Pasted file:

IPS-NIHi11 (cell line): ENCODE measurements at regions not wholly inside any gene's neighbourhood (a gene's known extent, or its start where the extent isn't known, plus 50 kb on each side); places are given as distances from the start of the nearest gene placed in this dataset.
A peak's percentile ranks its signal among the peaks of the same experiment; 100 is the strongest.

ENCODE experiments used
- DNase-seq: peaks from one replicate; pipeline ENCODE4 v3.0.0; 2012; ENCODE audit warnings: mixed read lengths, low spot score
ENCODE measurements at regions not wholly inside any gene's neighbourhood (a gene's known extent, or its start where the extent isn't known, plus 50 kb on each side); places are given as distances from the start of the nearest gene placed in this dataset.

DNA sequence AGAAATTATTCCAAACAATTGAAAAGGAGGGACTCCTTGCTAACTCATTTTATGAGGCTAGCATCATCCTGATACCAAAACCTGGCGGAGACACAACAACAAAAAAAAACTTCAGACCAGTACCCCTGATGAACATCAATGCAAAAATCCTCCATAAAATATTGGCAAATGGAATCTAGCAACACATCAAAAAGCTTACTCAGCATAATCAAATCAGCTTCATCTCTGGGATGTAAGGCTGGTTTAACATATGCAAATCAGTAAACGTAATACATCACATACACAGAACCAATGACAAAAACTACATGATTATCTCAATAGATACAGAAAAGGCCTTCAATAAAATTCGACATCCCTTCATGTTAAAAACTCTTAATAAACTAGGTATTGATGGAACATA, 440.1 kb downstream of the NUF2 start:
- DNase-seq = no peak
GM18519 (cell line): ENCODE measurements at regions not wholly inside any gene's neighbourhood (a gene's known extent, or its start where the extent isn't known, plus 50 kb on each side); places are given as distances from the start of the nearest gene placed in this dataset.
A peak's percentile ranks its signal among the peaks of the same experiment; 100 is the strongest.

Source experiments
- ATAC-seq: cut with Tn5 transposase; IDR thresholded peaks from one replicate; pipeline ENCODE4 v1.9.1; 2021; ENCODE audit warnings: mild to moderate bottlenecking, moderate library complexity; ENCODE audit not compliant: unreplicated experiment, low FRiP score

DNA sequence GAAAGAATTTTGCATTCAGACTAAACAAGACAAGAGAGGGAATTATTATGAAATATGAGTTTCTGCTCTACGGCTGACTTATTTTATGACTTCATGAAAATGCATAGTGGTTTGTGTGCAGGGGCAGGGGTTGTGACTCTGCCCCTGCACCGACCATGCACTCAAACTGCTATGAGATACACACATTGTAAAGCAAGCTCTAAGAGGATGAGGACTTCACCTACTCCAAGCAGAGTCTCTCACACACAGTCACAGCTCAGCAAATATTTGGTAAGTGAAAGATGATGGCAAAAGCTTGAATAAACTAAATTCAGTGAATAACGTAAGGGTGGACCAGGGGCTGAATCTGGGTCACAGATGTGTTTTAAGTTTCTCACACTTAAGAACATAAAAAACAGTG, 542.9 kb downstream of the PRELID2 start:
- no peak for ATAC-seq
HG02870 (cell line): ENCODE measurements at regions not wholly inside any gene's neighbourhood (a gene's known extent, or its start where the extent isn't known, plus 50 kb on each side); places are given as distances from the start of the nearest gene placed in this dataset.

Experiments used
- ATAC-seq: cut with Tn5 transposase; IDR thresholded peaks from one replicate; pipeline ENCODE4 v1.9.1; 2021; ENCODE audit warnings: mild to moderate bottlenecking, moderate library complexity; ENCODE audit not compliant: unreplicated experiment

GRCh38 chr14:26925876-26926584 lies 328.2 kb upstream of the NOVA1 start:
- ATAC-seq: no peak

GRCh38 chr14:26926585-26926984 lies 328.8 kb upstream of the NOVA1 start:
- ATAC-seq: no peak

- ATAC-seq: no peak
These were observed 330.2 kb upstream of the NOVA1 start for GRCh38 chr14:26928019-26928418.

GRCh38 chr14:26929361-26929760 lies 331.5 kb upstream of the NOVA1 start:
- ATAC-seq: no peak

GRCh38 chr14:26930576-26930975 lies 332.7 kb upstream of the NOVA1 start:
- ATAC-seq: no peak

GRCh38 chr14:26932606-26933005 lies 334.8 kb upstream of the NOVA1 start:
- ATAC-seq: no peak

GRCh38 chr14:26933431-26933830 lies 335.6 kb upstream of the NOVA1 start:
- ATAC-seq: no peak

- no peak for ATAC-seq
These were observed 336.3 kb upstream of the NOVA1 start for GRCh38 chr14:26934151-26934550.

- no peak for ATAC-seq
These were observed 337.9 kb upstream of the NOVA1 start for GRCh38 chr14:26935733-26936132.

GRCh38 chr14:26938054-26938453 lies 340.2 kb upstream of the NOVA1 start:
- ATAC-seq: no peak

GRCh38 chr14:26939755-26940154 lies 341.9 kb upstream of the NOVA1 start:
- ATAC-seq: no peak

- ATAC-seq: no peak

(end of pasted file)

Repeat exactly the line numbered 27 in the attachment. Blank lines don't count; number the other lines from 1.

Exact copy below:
GRCh38 chr14:26932606-26933005 lies 334.8 kb upstream of the NOVA1 start: